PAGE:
All humanoids (both in flesh and steel) arrived safe and sound and were welcomed warmly by the hosts of the Iran Open RoboCup 2015.
We are all excited and hope that you are, too!
We will keep you up to date about the competition, stay tuned and keep your fingers crossed!
The FUmanoids’ head coach, Prof. Raúl Rojas, has been named “University Professor of the Year” by the German Association of University Professors and Lecturers (DHV). We are very happy for this well-deserved award. Below is a short video (in German) that has been made for the award ceremony.
As simple as it sounds, a very essential ability of humanoid robots is “not falling over”.
You can achieve this by arbitrarily complicated measures. In our case we focus on the more complicated ways (of course). We have developed an inverse kinematics solver using the concept of “damped least squares” which generates nice jacobian matrices which we use to perform gradient descents. With this fancy method we can give the robot certain tasks which it tries to execute. In the video you can see how the robot moves its center of mass towards a defined position above the left foot (it even uses the arms to raise the COM). And as a second task the robot shortens its right leg. The second task clearly interferes with the first but the robot can still fulfill both.
As another measure we have weighted the tasks toward the “hold your balance” task. It is obviously more important to “not fall over”…
Our robots proved themselves as goalie during April’s tournaments. Though they triggered a bit prematurely in the first games (better too early than too late :-)), we fixed this and in the later games the goalie reliably caught all shots on our goal. Here’s a small montage:
After the finals at RoboCup Iran Open 2014, we were asked whether we wanted to play a friendly match against the winning team from the SPL (MRL).
So we went over to the SPL field and started our preparations. Because we played on their field with slightly different lighting, different goals and with a much smaller ball, we had to adjust our software and vision calibration quickly.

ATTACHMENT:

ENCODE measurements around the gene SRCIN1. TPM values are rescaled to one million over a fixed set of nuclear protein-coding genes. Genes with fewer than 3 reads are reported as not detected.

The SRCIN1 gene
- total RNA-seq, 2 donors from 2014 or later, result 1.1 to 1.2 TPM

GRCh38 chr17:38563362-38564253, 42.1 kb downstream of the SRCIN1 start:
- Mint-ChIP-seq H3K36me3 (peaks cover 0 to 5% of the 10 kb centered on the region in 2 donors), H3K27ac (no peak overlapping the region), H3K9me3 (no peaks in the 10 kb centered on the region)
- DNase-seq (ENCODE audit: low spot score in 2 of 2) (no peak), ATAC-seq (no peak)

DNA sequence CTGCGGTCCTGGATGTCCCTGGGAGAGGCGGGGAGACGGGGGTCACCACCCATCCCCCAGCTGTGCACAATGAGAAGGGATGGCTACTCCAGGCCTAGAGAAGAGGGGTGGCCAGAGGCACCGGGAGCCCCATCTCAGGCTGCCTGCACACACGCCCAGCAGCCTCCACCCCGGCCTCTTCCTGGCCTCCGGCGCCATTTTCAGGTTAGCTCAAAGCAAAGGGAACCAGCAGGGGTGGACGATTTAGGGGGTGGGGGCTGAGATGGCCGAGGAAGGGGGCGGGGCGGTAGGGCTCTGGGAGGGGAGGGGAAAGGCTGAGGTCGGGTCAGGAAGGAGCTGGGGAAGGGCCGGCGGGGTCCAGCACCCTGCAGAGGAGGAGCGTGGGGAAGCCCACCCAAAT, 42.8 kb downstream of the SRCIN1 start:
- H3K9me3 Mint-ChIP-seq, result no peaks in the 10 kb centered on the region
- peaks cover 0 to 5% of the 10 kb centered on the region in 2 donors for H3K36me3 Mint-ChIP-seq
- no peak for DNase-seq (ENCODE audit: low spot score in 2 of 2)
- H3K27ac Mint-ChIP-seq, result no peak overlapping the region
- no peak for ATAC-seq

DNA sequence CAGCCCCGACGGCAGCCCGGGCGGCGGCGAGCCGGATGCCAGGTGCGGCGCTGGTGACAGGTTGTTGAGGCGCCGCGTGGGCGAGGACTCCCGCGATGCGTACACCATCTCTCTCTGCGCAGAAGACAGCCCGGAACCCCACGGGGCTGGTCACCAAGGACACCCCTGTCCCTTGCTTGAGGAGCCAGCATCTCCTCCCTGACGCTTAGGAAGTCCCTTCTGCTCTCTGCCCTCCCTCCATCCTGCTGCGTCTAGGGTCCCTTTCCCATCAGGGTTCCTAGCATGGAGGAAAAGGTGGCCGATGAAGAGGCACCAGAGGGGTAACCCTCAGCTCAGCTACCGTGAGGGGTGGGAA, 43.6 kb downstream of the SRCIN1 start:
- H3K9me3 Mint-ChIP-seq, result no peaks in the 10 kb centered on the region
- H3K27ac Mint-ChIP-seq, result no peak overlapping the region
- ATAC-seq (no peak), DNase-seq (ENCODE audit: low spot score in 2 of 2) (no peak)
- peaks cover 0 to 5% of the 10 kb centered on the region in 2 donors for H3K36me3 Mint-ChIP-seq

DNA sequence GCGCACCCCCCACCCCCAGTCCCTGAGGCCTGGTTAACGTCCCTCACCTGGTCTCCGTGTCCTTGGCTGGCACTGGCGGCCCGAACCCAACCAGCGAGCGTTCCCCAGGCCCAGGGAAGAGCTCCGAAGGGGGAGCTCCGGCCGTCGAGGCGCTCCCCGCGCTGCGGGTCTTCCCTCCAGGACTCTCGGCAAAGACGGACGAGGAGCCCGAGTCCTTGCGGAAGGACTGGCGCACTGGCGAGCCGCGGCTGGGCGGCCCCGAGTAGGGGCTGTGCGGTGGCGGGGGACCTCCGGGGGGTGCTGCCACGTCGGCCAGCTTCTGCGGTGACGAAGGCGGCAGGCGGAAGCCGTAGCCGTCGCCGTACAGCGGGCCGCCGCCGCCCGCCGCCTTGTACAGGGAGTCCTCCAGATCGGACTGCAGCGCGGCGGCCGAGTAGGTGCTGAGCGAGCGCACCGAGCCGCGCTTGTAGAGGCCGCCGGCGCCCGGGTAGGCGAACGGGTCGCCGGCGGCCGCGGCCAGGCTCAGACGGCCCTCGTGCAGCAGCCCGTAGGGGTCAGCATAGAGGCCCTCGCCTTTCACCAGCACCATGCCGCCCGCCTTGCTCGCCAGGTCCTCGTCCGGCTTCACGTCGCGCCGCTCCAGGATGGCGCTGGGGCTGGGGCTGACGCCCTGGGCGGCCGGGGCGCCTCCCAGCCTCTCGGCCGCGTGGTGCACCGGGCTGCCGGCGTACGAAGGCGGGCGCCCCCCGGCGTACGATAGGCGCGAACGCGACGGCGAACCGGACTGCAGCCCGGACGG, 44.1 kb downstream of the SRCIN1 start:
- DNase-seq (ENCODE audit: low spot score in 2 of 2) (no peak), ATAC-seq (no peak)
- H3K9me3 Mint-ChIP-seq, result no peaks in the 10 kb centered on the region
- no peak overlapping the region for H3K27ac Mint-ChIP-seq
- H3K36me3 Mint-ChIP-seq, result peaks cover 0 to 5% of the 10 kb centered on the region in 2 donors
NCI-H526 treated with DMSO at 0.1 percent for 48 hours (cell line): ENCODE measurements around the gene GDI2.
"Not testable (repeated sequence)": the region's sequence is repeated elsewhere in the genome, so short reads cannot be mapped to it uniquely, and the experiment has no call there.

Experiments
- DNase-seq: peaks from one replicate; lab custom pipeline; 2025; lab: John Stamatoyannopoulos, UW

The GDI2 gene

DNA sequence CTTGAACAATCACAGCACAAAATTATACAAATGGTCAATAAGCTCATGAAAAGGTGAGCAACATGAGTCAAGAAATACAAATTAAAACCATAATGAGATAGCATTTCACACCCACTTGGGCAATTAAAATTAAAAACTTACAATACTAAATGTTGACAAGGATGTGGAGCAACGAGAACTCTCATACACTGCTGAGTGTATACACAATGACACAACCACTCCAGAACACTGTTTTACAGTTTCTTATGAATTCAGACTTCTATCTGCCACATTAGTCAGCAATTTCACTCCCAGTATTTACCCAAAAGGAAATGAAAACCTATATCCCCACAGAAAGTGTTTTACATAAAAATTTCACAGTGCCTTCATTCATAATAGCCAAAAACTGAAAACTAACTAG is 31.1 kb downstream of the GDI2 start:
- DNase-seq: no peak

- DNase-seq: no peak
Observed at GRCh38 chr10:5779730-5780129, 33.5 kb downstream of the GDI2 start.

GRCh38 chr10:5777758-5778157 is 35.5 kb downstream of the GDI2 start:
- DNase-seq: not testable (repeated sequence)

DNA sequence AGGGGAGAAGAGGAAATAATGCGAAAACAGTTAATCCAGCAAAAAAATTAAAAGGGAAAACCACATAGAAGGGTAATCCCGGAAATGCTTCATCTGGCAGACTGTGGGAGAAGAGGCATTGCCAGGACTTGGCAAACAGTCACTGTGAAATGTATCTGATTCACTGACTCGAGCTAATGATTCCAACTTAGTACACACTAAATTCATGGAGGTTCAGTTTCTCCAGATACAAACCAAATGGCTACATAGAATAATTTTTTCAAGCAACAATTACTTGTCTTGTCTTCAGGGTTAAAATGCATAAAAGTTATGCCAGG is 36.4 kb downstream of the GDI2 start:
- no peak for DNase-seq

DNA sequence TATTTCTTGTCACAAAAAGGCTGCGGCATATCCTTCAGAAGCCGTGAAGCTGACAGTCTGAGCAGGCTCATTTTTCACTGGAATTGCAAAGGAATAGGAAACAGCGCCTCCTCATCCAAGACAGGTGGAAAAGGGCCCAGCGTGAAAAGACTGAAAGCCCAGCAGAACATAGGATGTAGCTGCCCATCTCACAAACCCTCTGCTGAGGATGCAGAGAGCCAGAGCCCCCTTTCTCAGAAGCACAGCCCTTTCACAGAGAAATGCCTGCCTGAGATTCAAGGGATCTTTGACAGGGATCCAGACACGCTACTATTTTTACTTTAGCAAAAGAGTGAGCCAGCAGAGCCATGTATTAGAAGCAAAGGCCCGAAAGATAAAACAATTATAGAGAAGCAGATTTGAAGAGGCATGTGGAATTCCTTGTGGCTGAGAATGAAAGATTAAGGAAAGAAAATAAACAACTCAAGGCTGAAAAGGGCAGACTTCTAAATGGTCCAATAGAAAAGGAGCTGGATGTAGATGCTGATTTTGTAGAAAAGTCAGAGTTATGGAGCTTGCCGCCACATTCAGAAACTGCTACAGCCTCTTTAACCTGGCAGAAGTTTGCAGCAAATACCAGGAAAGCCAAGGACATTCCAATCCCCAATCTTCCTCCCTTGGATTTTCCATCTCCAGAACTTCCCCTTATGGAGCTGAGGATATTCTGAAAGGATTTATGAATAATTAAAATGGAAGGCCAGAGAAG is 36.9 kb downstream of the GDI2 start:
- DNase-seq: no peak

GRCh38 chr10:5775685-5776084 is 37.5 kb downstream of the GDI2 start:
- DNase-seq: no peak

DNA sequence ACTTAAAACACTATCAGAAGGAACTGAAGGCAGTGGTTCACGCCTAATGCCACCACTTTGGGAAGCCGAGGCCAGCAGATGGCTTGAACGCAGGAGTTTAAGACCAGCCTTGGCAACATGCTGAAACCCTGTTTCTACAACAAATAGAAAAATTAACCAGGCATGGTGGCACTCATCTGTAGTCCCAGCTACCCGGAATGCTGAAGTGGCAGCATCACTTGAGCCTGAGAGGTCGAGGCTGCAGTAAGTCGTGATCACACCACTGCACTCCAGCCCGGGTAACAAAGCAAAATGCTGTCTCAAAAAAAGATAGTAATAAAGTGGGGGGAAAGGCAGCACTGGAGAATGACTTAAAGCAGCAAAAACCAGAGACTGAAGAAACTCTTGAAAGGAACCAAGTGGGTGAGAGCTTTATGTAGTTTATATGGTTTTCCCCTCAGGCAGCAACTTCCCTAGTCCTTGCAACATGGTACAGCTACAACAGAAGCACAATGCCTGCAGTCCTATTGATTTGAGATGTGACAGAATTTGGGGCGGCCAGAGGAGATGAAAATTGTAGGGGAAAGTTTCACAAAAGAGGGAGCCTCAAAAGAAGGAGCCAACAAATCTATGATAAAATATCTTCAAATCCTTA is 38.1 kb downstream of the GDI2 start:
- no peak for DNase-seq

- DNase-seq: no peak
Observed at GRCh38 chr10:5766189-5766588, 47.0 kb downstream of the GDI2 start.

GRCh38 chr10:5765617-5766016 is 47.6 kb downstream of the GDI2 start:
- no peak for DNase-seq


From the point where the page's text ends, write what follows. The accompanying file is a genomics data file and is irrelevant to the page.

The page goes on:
As we also did not use the same game controller protocol as the SPL, we also tried to set up our own including own WiFi network. After initial cross-disturbances between the two networks were resolved, we still had no working connection. As in the meantime quite a large audience had assembled, we decided to play without network and manual start. This limited us to two robots (without network the team play does not work) and MRL kindly agreed to also limit their team.
The game itself was fun, though we were hardly in ball possession and definitely did not show our best game play. At the end we lost 1:2 (with all goals scored by MRL), but if it weren’t for our goal keeper Grace it could have been much worse. Now if she just would have been able to stand up properly Emmy as striker also had major problems. Two weeks of competition put some strain on our robots, and we did not have the time (and energy) to fix all the hardware issues prior to this game. We temporarily put in John for Emmy, but this was even worse (see minute 7 in the video).
Below are a couple of shots of our goal keeper and the video of the half-time we played.
Due to some intermittent internet outages and generally being quite busy preparing the robots for the games, we unfortunately did not add any information about the actual competition days at Iran Open in a timely manner. However, if you followed us on Facebook (no Facebook account required), you already know how it end. In this post we want to quickly give an overview of the games and results in Iran Open 2014.